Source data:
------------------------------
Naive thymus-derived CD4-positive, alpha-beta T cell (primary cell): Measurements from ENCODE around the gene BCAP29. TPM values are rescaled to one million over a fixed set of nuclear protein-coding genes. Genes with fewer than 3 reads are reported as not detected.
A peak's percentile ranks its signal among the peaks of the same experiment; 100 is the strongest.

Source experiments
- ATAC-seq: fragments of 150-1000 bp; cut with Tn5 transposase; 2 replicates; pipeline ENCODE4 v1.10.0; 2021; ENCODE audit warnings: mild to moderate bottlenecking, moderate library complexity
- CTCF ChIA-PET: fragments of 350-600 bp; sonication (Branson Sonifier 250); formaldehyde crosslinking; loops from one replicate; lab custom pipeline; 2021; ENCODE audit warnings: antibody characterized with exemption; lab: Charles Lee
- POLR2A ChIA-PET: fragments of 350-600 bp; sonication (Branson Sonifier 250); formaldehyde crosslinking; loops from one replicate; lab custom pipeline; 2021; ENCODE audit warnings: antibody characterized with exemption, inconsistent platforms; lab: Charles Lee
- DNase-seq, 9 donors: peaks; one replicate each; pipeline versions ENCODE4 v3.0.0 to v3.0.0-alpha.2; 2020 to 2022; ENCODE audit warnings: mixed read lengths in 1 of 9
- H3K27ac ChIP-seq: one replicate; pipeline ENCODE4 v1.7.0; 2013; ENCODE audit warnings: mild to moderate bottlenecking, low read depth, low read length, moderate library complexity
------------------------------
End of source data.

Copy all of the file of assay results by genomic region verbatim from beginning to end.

Naive thymus-derived CD4-positive, alpha-beta T cell (primary cell): Measurements from ENCODE around the gene BCAP29. TPM values are rescaled to one million over a fixed set of nuclear protein-coding genes. Genes with fewer than 3 reads are reported as not detected.
A peak's percentile ranks its signal among the peaks of the same experiment; 100 is the strongest.

Source experiments
- ATAC-seq: fragments of 150-1000 bp; cut with Tn5 transposase; 2 replicates; pipeline ENCODE4 v1.10.0; 2021; ENCODE audit warnings: mild to moderate bottlenecking, moderate library complexity
- CTCF ChIA-PET: fragments of 350-600 bp; sonication (Branson Sonifier 250); formaldehyde crosslinking; loops from one replicate; lab custom pipeline; 2021; ENCODE audit warnings: antibody characterized with exemption; lab: Charles Lee
- POLR2A ChIA-PET: fragments of 350-600 bp; sonication (Branson Sonifier 250); formaldehyde crosslinking; loops from one replicate; lab custom pipeline; 2021; ENCODE audit warnings: antibody characterized with exemption, inconsistent platforms; lab: Charles Lee
- DNase-seq, 9 donors: peaks; one replicate each; pipeline versions ENCODE4 v3.0.0 to v3.0.0-alpha.2; 2020 to 2022; ENCODE audit warnings: mixed read lengths in 1 of 9
- H3K27ac ChIP-seq: one replicate; pipeline ENCODE4 v1.7.0; 2013; ENCODE audit warnings: mild to moderate bottlenecking, low read depth, low read length, moderate library complexity